When it comes to returning to structured, independent exercise, I believe that a group setting is often best. We all know that it’s more motivating when we have friends to meet for the morning run or ride.  In the case of athletes with recent heart surgery, it’s also reassuring for the athlete to know that company is nearby if some sort of medical problem crops up during an exercise session.  Even if this possibility is unlikely, a group of fellow exercisers can provide some needed confidence.

Being able to share experiences with other athletes who’ve had similar surgery can often be helpful, even if those athletes aren’t close to home. There are a variety of support groups with an online presence, but two of my favorites are the Ironheart Foundation and Cardiac Athletes.  Both offer an opportunity to network with similar athletes, learn from their experiences, and also have a forum to “give back.”  You’re not alone.  Many other athlete patients are dealing with the same or very similar situations.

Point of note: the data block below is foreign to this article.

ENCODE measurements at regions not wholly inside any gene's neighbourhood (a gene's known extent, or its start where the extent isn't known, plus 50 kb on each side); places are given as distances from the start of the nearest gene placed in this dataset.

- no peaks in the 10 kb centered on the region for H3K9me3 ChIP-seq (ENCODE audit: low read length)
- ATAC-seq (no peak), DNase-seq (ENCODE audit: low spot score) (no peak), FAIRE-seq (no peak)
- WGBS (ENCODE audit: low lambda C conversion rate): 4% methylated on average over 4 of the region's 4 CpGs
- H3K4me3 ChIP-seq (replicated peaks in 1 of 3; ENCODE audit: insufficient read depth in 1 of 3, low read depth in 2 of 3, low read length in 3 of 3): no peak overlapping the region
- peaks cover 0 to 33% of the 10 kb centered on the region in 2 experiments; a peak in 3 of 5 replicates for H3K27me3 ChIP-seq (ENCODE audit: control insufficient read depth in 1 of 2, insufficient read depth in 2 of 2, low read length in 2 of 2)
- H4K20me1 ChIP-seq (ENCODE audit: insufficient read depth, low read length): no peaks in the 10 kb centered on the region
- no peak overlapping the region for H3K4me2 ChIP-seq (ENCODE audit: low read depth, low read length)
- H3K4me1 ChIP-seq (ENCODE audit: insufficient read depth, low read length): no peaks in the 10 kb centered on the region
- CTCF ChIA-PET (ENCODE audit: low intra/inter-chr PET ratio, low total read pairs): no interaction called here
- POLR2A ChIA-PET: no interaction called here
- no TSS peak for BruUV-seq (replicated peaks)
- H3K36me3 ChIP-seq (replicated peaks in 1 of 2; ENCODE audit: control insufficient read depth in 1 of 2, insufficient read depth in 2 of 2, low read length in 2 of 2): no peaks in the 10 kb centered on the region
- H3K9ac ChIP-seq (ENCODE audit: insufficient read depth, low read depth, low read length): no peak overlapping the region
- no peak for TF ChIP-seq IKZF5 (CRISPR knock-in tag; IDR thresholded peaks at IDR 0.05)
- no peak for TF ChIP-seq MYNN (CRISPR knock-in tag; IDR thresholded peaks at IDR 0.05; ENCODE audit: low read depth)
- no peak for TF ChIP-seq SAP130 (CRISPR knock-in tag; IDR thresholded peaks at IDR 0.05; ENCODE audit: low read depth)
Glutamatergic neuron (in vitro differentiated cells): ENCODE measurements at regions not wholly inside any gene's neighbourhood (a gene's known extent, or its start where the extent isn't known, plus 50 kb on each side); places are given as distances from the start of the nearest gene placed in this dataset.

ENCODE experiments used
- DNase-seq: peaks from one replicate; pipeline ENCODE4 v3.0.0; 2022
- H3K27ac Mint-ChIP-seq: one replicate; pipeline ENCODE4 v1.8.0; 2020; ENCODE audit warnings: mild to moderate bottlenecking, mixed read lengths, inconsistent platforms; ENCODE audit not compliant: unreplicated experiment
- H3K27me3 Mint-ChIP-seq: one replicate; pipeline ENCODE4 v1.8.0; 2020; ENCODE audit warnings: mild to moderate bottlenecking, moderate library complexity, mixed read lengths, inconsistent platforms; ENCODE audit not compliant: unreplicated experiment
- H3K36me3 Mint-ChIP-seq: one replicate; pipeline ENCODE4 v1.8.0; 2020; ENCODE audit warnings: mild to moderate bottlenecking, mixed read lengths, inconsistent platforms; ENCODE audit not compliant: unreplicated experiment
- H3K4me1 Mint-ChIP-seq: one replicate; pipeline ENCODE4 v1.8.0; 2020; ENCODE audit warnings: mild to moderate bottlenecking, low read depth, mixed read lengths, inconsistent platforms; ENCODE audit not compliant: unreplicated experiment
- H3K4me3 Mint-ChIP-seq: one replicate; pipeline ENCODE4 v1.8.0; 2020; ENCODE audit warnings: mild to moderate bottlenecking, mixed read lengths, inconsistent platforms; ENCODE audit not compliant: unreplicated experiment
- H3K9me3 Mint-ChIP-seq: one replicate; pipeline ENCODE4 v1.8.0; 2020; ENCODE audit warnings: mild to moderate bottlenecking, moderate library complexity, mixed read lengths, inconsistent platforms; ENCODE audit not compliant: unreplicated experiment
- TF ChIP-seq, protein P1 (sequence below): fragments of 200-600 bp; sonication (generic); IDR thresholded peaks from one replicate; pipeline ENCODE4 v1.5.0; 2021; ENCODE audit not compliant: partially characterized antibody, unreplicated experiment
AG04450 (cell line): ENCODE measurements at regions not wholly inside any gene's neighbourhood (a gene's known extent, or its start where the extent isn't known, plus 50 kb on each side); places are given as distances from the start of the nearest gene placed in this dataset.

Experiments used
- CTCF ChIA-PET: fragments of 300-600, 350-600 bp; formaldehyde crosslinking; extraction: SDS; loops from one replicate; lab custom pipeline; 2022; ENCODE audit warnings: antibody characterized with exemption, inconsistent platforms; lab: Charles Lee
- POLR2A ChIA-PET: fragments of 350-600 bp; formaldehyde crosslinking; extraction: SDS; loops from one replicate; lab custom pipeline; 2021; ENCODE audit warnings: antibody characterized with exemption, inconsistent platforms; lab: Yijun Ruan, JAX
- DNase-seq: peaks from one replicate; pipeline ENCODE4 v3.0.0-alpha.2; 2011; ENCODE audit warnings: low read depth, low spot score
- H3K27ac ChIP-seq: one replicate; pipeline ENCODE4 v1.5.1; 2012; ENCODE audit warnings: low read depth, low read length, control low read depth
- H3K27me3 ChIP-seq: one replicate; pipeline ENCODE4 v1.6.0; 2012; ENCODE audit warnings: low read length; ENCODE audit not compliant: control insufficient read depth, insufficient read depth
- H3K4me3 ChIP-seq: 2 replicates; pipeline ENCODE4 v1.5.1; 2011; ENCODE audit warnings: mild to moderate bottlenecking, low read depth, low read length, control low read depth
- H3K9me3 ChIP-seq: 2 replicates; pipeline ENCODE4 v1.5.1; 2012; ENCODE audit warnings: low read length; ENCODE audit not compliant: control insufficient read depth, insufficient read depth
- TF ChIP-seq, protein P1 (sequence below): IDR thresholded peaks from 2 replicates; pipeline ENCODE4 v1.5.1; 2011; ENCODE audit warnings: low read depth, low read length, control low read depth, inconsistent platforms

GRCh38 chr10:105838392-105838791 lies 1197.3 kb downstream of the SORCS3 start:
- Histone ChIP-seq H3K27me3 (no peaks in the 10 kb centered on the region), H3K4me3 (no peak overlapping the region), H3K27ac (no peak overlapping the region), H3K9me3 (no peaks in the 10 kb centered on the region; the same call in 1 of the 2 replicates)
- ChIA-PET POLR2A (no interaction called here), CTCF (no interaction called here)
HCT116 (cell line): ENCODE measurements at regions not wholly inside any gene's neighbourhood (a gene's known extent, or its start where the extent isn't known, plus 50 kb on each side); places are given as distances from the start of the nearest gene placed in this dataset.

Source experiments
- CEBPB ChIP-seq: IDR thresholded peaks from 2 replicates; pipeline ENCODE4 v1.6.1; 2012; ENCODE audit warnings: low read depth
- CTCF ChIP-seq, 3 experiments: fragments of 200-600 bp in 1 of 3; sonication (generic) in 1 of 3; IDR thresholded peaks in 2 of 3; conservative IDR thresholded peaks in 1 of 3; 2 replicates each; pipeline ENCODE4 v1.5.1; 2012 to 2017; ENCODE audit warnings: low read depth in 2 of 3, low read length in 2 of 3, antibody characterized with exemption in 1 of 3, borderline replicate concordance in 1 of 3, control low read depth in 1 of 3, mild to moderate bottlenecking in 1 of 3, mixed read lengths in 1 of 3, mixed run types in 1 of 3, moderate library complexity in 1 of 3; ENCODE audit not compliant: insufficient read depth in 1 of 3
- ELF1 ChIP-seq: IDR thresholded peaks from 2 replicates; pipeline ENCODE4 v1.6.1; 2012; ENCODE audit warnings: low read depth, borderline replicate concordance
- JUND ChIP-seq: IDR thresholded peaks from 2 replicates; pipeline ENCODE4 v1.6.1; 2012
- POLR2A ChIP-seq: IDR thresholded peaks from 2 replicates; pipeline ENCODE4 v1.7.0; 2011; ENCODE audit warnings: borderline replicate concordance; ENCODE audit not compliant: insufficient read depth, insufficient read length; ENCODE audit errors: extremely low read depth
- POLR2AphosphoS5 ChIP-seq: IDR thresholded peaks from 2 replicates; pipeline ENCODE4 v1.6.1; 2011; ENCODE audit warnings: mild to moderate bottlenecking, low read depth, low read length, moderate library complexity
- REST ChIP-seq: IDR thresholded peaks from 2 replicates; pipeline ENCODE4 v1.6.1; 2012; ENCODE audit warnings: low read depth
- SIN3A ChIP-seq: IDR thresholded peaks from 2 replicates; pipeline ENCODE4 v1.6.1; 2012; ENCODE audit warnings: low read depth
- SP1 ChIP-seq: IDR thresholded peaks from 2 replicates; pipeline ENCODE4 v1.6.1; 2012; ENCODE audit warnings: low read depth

Lastly, for athletes who are looking for some good reading material, one good resource is a book entitled “Heart to Start,” by cardiologist James Beckerman, MD. I’ve written a review about this book previously here at the blog.  The book describes a gradual, structured path to resuming aerobic exercise and conditioning once cardiac rehab is completed.

 

Follow-up